o when you will be going through the metal detector;
o let you know when there are obstacles you need to
* Let the screener know when you need someone to escort you through
the screening process.
* Notify screener if x-ray inspection (i.e., braille note takers) will
harm the equipment you may be using. Ask for your device to be visually and
physically inspected instead of x-ray inspection.
* Ask the screener to reunite you with your carry-on items and
assistive device once x-ray or physical inspection is completed.
* Ask the screener to reunite you with your computer or electronic
items that required additional screening.
* Ask the screener to verbally direct you toward your gate once the
screening process has been completed.
SERVICE ANIMALS & GUIDE DOGS
* There is no documentation required to take your service animal through the security screening checkpoint.
* The service animal/guide dog and its belongings will require a
physical inspection (i.e., whether they walk through the metal detector
together or the animal walks in front or behind the user with the user
continually maintaining control of the animal with the leash,
* Advise the screener on how to best screen your service animal or
* This inspection includes: the animal and it's belongings (collar,
harness, leash, backpack, vest, etc.).
* Ask the screener to not take off the animals' belongings during this
inception since this is a sign to the animal that they are off work.
* Service animals/guide dogs should not be separated from their owner.
* Passengers with a hidden disability can, if they chose, advise
screeners that they have a hidden disability and may need some assistance or
need to move a little slower than others.
* Family members or traveling companions can also advise screeners
when they're traveling with someone who has a hidden disability, which may
cause that person to move a little slower, become agitated easily, and/or
need additional attention.
* Notify screeners if you have special equipment that cannot go
through the x-ray machine. Request a physical/visual inspection of your
equipment instead of x-ray inspection.
* Notify screeners if you need to sit down before the screening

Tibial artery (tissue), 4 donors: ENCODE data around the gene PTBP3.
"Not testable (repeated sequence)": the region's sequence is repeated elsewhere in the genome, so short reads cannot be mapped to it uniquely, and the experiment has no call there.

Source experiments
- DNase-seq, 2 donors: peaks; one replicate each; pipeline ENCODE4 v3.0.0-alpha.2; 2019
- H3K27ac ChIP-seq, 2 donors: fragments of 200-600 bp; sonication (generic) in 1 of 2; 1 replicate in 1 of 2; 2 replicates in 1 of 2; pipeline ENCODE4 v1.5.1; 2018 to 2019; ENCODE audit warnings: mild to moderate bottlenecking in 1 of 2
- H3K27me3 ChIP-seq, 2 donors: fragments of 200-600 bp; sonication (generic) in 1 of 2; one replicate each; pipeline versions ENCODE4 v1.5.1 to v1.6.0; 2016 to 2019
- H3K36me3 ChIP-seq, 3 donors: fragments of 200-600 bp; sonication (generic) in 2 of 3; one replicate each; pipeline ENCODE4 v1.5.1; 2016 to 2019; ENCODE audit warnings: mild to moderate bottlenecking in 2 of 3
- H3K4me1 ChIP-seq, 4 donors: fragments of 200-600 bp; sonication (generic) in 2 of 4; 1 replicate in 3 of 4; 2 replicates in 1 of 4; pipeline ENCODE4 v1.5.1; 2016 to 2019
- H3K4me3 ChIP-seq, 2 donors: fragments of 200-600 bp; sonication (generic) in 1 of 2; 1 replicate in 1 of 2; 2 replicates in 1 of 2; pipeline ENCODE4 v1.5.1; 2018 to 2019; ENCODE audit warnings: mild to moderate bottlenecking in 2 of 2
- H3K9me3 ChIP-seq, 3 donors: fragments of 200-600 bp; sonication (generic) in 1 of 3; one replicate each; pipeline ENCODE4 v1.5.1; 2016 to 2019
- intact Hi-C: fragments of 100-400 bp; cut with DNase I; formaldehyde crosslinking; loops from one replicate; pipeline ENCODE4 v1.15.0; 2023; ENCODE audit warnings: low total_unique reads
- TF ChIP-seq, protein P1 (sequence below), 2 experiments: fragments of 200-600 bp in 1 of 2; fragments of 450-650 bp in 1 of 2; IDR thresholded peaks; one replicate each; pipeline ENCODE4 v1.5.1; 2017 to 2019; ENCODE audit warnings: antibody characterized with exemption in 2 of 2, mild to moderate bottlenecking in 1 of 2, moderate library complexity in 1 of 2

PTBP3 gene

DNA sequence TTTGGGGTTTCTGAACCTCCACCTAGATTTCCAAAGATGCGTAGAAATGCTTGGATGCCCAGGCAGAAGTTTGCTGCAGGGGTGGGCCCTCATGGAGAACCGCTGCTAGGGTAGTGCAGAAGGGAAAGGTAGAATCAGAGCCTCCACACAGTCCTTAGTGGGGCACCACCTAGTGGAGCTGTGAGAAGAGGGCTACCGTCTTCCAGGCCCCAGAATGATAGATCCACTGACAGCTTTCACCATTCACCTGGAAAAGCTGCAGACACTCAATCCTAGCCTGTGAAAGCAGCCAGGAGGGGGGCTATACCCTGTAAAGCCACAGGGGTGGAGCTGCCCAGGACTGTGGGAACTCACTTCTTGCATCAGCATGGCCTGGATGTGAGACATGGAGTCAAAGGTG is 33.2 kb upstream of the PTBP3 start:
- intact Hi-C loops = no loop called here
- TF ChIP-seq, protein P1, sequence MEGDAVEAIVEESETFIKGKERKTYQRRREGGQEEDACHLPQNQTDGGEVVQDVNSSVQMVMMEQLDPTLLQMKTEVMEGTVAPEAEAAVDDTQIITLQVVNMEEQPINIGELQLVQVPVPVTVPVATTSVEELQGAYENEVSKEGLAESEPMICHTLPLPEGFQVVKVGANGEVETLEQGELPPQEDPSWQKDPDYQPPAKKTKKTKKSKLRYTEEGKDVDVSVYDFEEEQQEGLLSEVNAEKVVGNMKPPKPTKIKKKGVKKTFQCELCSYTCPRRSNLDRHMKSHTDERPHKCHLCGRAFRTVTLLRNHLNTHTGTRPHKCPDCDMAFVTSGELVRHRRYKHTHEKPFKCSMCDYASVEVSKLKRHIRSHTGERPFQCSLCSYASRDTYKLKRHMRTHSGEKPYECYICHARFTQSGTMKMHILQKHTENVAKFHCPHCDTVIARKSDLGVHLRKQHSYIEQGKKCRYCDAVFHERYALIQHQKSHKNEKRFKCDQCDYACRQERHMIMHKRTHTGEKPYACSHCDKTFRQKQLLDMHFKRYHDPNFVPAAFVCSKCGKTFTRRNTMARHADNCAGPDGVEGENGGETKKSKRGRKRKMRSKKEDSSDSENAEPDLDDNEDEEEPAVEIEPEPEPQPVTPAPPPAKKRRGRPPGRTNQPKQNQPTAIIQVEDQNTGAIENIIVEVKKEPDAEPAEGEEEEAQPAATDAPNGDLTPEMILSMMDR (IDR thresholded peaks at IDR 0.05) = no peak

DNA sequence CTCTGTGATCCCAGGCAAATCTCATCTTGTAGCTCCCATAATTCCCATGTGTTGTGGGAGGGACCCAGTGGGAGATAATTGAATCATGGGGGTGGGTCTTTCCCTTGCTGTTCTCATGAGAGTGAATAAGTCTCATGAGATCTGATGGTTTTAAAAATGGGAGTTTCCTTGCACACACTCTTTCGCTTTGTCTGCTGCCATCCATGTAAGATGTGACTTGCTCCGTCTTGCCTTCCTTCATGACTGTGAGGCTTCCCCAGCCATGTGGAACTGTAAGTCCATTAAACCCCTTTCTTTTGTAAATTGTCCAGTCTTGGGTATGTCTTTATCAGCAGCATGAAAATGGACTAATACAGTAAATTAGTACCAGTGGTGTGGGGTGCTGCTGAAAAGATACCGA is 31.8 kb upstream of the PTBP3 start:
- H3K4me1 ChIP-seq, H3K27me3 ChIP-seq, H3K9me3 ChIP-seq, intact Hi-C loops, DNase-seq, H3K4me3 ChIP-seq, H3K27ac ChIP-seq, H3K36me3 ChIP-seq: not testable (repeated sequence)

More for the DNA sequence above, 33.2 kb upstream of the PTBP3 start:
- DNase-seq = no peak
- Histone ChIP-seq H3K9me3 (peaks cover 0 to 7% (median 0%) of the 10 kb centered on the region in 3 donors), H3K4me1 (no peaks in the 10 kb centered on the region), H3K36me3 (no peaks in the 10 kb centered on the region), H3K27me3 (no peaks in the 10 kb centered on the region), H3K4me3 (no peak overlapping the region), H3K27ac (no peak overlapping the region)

process is completed.
Persons With Diabetes
* Notify the screener that you have diabetes and are
carrying your supplies with you.
* Make sure insulin (vials or outer box of individual
doses), jet injectors, pens, infusers, and preloaded syringes are marked
properly (professionally printed label identifying the medication or
manufacturer's name or pharmaceutical label)
* There is no limitation on the number of empty
syringes that you will be allowed to carry through the security checkpoint;
however you must have insulin with you in order to carry empty syringes
through the checkpoint.
* Lancets, blood glucose meters, blood glucose test
strips can be carried through the security checkpoint.
* Notify screeners if you're wearing an insulin pump
and ask if they will visually inspect the pump since it cannot be removed
from your person.
* Insulin pumps and supplies must be accompanied by
insulin with professionally printed labels described above.
* If possible, advise screeners when/if you are
experiencing low blood sugar and are in need of medical assistance.
Persons With Pacemakers
* It is recommended that individuals with a pacemaker
carry a Pacemaker Identification Card (ID) when going through airport
* A Pacemaker ID card is typically issued by your
doctor or hospital where you received your implant.
* This ID card may be helpful when you are trying to
clear airport security.
* Advise the screener that you have an implanted
pacemaker, show the screener your pacemaker ID, if you have one, and ask the
screener to conduct a pat-down inspection of you rather than you walking
through the metal detector or being hand-wanded.
* Notify screener if x-ray inspection will harm your equipment. Ask
for your device to be visually and physically inspected instead of x-ray
* You can ask for a private screening for the visual and physical
inspection of your prosthetic device and/or body braces.
* Crutches, canes, and walkers will need to go through the x-ray
* If equipment cannot fit through the x-ray, then the screener will
perform a visual and physical inspection of your equipment.
* Collapse canes whenever possible before they are put on the x-ray
* Ask for assistance with your device(s) if needed.
* You should not be asked to remove your prosthetic device or body
brace for it to undergo x-ray inspection. Prosthetic devices and body
braces should be visually and physically inspected once you have walked
through the metal detector.
* Screeners will need to see and touch prosthetic devices and body
braces as part of the physical and visual inspection.